A customer recently approached Astro for help in solving a bearing wear problem in an existing application. A link assembly was wearing out long before its rated life and well within the warranty period. With hundreds of engines in service, and each containing a set of six links, replacement costs were mounting. The customer was desperate to solve the problem quickly and economically.
The links fasten an auxiliary device to a larger assembly within the hot zone of a jet engine, holding the assembly firmly in place while bearing a vibratory load and only slight oscillatory motion. “Longer life was an important objective,” said Brandyn Lewis, the applications engineer who worked on the project. “But the customer was also looking for a cost-effective retrofit solution.”
The original product consisted of two rod ends containing loader slot bearings welded to a hollow tube. The original design was engineered to meet the tribological standards for extreme operating temperatures. All of the components were manufactured from high-temperature alloys and, due to the temperature limitations of self-lubricating liner systems, the bearing was specified for metal-to-metal contact.
During routine maintenance checks performed by the end users of the product, the bearings exhibited excessive wear of the ball and the raceway. The ball was rubbing through the raceway’s hard coating and wearing away the rod end body from the inside. “This abnormal wear condition was happening so fast, the customer had to replace the links under warranty at least twice during the rated life of the parts,” said Brandyn.
When Brandyn and Paul O’Brien, Astro’s manager of applications engineering, reviewed the specifications, they concluded that the original design met all of the customer’s requirements except for one. “According to our calculations, the loader slot bearing was not large enough and, therefore, did not have enough load-carrying capacity,” said Brandyn.
While in the original design size was the major flaw, merely enlarging the loader slot bearing was not a workable solution. This approach would have required the customer to redesign all twelve mounting brackets and retrofit them on every engine currently in service. The customer stipulated that the new design had to fit within the existing brackets, which meant that all the rod ends had to have the same dimensions as before but with increased load capacity. This decision necessitated a move away from the loader slot toward a "full wrap" spherical bearing.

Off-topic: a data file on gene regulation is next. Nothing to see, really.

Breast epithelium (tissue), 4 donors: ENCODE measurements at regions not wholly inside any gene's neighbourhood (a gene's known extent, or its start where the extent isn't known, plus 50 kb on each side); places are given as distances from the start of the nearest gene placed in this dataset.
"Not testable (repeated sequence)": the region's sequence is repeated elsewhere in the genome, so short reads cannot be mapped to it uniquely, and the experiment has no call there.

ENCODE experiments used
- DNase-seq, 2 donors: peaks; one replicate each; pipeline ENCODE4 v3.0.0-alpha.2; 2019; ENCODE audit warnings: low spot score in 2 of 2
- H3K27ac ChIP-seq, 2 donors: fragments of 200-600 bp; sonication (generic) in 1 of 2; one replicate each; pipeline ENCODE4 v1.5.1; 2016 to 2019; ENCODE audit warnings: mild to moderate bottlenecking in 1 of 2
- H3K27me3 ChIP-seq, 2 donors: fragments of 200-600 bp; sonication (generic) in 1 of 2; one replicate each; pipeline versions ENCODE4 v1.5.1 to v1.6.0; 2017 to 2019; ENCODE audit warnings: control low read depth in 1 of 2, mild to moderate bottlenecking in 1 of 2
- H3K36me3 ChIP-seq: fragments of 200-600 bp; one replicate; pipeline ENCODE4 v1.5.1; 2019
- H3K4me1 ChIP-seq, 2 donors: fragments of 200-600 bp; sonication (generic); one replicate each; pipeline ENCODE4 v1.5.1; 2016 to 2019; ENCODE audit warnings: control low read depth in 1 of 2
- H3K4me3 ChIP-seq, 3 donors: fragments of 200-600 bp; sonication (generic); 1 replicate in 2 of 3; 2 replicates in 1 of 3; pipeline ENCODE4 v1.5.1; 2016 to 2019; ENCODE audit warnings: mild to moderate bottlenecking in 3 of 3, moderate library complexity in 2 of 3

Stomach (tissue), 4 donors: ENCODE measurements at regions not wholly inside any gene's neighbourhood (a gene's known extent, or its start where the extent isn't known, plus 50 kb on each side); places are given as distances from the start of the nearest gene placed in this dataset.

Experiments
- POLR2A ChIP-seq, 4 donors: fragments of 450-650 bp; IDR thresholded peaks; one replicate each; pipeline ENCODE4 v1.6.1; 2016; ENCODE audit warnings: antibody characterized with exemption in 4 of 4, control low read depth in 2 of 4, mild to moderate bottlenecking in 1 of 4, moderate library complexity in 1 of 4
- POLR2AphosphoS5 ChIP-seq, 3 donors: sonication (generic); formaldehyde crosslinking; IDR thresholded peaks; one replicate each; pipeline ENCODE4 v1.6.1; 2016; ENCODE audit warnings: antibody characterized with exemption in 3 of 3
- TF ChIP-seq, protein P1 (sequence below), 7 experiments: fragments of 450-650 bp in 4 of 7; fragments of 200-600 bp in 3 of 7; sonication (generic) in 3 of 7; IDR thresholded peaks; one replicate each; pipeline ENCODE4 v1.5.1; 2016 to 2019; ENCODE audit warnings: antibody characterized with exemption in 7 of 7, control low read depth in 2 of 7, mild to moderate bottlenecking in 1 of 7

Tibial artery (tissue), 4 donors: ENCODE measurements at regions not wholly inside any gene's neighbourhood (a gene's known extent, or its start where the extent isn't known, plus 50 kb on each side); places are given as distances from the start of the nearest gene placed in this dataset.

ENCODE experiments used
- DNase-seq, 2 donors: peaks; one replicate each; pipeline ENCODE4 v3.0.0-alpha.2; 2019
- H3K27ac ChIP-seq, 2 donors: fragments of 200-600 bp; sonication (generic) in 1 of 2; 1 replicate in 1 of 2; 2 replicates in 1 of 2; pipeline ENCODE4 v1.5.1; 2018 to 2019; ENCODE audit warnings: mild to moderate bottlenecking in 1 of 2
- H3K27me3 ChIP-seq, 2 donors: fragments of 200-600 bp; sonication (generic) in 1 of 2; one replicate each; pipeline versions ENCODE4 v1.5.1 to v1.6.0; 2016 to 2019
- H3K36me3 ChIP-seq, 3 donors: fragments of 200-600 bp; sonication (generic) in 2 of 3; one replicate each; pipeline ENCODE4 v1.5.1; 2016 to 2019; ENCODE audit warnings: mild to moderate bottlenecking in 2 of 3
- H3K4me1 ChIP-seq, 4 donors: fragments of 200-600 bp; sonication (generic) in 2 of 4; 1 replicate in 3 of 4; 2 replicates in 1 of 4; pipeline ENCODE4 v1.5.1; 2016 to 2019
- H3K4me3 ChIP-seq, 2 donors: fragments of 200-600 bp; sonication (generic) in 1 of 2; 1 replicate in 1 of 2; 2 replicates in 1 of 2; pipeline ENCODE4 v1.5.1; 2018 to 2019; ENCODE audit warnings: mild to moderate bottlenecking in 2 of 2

Given the link's temperature specification, the most logical choice appeared to be a split-race, metal-to-metal design, but Brandyn and Paul were not satisfied with this option. "We felt that a high-temperature PTFE liner system was the best solution because of its superior wear characteristics," said Brandyn. "To specify a liner system, though, the actual temperature near the assembly had to be below 625˚ F.”
Brandyn and Paul studied the drawings of the larger assembly to assess the feasibility of their idea. “When we inspected the schematics, we noticed several oil lines intersecting the area where the bearings were located," said Brandyn. "From this observation, we surmised that the actual temperature had to be much lower than specified.”
The customer agreed to verify Brandyn and Paul’s hypothesis. Their engine test data confirmed that the actual temperature near the assembly was low enough to allow the use of a liner system.
Astro's final design is a turnbuckle assembly consisting of three-piece rod ends with lined spherical bearings threaded onto a hollow tube and secured using keys and locking devices. This new design addresses the customer’s need for an economical retrofit, it meets both the application’s size and load requirements, and it is easy to install and maintain. The turnbuckle’s length can be adjusted by twisting the hollow tube, and when the bearings finally wear out, only the rod ends themselves need to be replaced. This should happen less often because the liner system is expected to offer significantly improved life over the original design.
"Thanks to our extensive engineering and manufacturing capabilities, we can evaluate several different bearing designs before making a final recommendation,” said Paul. “In this case, we applied our considerable knowledge of bearing use within aircraft systems to identify a solution that should offer better performance, longer life, and a lower retrofit cost."
The customer has approved the turnbuckle design and is currently running wear tests in their facility to validate performance.